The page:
April 24, 2017 NY Post -- It’s a safe bet that cheerleading has become one of the most popular activities for school kids.
But with its stunts becoming ever more difficult, it’s far from the super-safe endeavor of a generation ago.
Over a 23-year stretch, the number of annual emergency room visits by cheerleaders soared 189 percent, according to a study published this month.
Over that period, ended in 2012, a total of 497,095 cheerleaders ages 5-to-18 were treated in US emergency departments, the study revealed.
In 2012, the last year covered by the study, an estimated 37,344 cheerleaders went to an ER — or more than an average of 100 a day, according to the study conducted by Nada Naiyer, Thiphalak Chounthirath, and Gary Smith from the Nationwide Children’s Hospital in Columbus, Ohio.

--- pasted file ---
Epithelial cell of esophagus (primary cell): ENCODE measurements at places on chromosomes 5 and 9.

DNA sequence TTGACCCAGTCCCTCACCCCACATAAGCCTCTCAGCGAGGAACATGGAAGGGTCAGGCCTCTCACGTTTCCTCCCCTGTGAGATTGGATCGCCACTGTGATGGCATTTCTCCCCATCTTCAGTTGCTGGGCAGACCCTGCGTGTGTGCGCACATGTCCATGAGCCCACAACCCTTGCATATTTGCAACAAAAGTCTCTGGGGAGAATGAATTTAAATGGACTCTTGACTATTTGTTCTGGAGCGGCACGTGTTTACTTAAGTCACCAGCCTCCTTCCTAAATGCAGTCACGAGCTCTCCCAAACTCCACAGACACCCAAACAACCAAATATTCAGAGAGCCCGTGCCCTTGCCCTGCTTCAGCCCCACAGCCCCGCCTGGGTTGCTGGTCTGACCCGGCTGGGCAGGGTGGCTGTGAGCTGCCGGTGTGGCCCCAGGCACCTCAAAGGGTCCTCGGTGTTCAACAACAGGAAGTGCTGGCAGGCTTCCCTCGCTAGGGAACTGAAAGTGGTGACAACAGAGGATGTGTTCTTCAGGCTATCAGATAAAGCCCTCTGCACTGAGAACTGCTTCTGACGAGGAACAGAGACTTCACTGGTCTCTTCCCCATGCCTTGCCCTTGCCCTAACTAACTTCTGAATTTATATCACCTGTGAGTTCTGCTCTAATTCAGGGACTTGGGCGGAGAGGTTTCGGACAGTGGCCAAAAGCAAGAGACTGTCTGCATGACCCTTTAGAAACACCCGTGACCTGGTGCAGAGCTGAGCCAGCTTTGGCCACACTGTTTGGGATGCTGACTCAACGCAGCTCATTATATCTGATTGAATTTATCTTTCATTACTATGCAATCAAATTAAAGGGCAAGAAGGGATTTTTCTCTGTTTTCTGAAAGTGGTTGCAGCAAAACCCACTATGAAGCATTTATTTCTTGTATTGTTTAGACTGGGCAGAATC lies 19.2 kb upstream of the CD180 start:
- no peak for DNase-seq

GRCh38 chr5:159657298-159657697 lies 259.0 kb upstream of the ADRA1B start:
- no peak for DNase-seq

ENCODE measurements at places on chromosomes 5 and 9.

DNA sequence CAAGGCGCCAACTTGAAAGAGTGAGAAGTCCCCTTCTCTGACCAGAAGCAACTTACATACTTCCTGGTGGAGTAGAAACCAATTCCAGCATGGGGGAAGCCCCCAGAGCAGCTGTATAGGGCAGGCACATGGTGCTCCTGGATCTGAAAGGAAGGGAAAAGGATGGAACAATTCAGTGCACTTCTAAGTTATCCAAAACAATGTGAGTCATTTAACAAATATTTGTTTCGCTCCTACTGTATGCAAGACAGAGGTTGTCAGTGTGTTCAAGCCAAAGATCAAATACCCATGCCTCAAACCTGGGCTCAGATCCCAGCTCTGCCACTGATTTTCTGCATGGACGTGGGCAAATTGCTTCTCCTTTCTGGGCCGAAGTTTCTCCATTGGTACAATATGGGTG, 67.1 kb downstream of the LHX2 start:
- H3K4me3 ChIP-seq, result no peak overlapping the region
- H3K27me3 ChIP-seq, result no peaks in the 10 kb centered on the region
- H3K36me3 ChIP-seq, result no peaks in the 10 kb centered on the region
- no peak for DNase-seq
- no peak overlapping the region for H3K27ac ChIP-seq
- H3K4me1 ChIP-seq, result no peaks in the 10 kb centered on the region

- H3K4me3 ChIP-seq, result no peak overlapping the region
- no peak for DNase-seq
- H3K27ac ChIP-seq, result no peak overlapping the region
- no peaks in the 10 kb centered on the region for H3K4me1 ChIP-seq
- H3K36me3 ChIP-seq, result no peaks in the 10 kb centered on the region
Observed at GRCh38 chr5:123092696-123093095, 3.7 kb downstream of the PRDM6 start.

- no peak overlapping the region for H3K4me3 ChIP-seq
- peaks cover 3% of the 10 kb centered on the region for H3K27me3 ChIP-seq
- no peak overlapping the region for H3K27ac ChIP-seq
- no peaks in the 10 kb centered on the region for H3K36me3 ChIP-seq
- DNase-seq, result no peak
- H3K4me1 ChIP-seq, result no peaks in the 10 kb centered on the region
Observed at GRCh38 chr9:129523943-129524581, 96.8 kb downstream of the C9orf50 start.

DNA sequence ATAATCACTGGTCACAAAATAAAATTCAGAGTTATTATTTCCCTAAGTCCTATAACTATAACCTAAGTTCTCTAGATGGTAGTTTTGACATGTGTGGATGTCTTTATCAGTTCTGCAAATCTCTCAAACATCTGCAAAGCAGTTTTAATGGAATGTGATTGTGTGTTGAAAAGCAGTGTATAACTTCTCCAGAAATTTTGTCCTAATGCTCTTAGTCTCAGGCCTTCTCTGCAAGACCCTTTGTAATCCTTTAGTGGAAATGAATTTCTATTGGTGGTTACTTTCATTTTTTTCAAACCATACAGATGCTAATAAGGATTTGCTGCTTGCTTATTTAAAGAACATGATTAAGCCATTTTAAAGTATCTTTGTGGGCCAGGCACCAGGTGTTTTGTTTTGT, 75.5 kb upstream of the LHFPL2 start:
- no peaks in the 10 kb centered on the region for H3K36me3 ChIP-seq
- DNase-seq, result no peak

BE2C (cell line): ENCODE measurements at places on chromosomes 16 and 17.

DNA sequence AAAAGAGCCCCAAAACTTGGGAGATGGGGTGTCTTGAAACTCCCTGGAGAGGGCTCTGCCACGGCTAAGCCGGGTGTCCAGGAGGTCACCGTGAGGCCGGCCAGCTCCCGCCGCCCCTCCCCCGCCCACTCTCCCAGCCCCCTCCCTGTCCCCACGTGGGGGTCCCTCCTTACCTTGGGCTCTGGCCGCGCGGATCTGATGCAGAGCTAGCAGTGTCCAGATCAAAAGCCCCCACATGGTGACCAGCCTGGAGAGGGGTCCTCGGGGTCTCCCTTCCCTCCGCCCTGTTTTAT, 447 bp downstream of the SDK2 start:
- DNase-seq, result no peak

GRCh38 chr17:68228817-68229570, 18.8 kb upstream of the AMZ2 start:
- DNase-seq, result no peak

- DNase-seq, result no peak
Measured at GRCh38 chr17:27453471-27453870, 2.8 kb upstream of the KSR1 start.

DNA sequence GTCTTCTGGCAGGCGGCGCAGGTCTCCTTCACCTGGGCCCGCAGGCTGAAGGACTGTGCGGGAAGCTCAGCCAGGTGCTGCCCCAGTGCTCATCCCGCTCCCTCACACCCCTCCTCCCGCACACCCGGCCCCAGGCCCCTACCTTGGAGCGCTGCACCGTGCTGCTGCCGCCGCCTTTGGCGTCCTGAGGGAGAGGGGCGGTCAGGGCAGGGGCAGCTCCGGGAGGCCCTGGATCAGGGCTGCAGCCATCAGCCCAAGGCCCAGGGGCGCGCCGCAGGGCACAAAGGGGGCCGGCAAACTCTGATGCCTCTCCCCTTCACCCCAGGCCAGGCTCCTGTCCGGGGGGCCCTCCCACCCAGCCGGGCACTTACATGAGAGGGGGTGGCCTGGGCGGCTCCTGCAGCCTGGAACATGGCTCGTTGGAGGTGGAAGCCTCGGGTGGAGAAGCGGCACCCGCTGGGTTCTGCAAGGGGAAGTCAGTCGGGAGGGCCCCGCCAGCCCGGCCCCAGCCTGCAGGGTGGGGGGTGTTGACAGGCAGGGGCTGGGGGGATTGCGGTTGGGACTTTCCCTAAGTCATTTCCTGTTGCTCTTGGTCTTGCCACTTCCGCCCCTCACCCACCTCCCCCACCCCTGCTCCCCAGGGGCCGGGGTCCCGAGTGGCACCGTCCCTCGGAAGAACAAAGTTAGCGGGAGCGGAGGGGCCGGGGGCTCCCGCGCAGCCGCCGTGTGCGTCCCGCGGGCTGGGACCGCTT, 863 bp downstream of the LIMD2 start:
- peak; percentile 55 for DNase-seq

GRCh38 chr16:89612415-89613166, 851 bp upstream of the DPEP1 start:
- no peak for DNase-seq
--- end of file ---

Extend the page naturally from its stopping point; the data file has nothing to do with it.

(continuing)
And while cheerleading has exploded in popularity, its estimated 70 percent growth over the 23 years is far below the rise in injury rate.
“The increase in the frequency of injuries is most likely due to the increase in the number of cheerleading participants … and the increase in the athleticism of the activity,” the study says.
“Over the years, cheerleading has evolved from jumps, splits, and clasps to incorporating advanced gymnastics skills, such as tumbling and stunts, including pyramids and tosses,” the study says.
The average age of injured participants is 14.1, the study says. Concussions represented 7 percent of ERs; sprains accounted for 48 percent of injuries.
Recently, cheerleading’s regulatory body took steps to make the sport safer.
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